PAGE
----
* Jive Software, Trustwave, Brightcove among possible IPOs
* Social media driving interests
* U.S. IPO activity tops $12.5 bln, highest since 2000
By Nadia Damouni
NEW YORK, March 11 As investors impatiently
await initial public offerings from LinkedIn, Groupon, Facebook
and other hot Web start-ups, some lesser-known software
technology companies are quietly positioning themselves to tap
the public markets this year.
Companies such as Jive Software, Trustwave and Brightcove
may not be household names, but their growth rates have soared
over the last few years, paving the way to a possible public
markets exit over the next few months, several people close to
the discussions have said.
"Companies that focus on areas like social networking,
cloud, virtualization, online content distribution and storage
will be the leaders in attracting both public and strategic
investor attention," said one top New York financial adviser,
who focuses on technology.
With interest rates low, investors are willing to take more
risk for the chance to earn higher returns.
The U.S. IPO market so far this year has raised $12.5
billion, six times what it had raised by this time last year,
and the highest amount since 2000, according to Thomson Reuters
Some of the software IPO candidates are piggy-backing on
the social media craze, by building their own technology
platforms to connect people. One example is Service-now.com,
which has publicly said it takes its inspiration from Facebook
and Twitter by becoming a new kind of social information
Service-now.com has more than doubled its revenue each year
since its inception in 2004, CEO and founder Fred Luddy said.
The company focuses on providing tech support through chat
forums and live feeds to customers.
Luddy, who disclosed that its annual recurring revenue is
approaching $100 million on improving operating margins, said,
"In the coming years we aspire to pass a billion dollars per
year in revenue."
Two sources with direct knowledge of the company's plan
said Service-now.com is considered to be in the sweet spot of
companies that will likely file to go public this year due to
its exponential growth and revenues. The company took $7.5
million from JMI Equity in its first couple of years, but its
strong growth has precluded the need to seek additional company
funding, the CEO said.
In 2009, Sequoia Capital purchased shares from employees
but none of this investment went to the company. "Our
incredible momentum could carry the company through an IPO and
we'll certainly entertain the idea when the time is right,"
Another social business software company expected to go
public this year is Jive Software, said two sources familiar
with the discussions. All sources declined to be identified
because they were not authorized to speak with the media.
Founded in 2001, Jive's CFO Bryan LeBlanc told Reuters on
Thursday that the IPO market is hot right now and that his firm
is watching the trend closely.
"We have not made concrete plans yet, we continue to
evaluate all of our liquidity options but we recognize that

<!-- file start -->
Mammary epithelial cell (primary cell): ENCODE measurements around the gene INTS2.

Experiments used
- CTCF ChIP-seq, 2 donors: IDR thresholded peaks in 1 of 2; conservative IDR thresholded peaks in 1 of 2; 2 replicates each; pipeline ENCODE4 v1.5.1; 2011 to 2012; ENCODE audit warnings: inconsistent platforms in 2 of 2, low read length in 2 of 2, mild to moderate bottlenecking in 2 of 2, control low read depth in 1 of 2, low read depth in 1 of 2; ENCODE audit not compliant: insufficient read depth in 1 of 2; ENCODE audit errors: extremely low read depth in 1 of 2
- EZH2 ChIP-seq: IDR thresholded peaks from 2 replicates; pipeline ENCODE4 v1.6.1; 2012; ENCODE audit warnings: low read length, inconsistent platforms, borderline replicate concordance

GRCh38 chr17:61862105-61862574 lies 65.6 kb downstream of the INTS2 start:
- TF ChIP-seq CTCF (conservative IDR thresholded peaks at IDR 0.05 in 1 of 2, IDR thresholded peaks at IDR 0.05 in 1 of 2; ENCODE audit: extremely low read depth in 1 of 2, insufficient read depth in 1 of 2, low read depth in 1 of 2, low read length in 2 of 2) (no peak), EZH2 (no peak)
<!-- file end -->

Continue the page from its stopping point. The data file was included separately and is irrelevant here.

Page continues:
being a public company gives you access to investments and
access to capital to increase innovation and growth," LeBlanc
Although LeBlanc would not disclose the company's current
revenues, Jive has completed three rounds of financing since
2007, totaling $57.7 million. Venture capital firms Sequoia
Capital and Kleiner Perkins teamed up on the last round of
financing to raise $30 million, marking the largest investment
together since 1999, when they bought a combined $25 million
stake in Google. This was five years before the search engine
sold shares to the public.
Palo Alto Networks, the security software company, was also
expected to be one of the hottest IPOs of 2011 until the
company's CEO Lane Boss resigned in December, said two sources
familiar with the situation.
With a potential multibillion-dollar offering, the
Sunnyvale, California company had yet to sign up bookrunners to
take it public, the sources said. A new CEO could be announced
over the next few weeks, providing a good chance for an IPO
later this year, said one of the sources.
Also in the data security market is fast-growing
Chicago-based technology company Trustwave. The company has
lined up its financial advisers to go public this year, which
remain undisclosed, said several sources familiar with the
TrustWave had been solely funded by founders and angel
investors prior to its first round of funding by FTVentures in
2004. The company has reportedly surpassed the $100 million
revenue benchmark of companies ready to enter the public
Another pressing IPO for 2011 is online video platform
Brightcove, which has been eagerly expected to file for at
least a year. The company is currently entertaining discussions
from bankers over IPO strategies for 2011, said the sources.
A later year IPO could come from webcasting company On24,
based in San Francisco, the sources said. After the March
quarter the company is likely to pick a financial team to lead
its offering, these sources said.
Trustwave declined to comment. Brightcove, Palo Alto
Networks and On24 were not immediately reachable.
(Reporting by Nadia Damouni; Editing by Kenneth Li, Gary